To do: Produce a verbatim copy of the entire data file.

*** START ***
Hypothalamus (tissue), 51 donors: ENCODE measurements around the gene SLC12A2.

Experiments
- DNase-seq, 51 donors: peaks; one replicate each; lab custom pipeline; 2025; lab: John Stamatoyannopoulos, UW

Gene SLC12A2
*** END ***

Hypothalamus (tissue), 51 donors: ENCODE measurements around the gene SLC12A2.

Experiments
- DNase-seq, 51 donors: peaks; one replicate each; lab custom pipeline; 2025; lab: John Stamatoyannopoulos, UW

Gene SLC12A2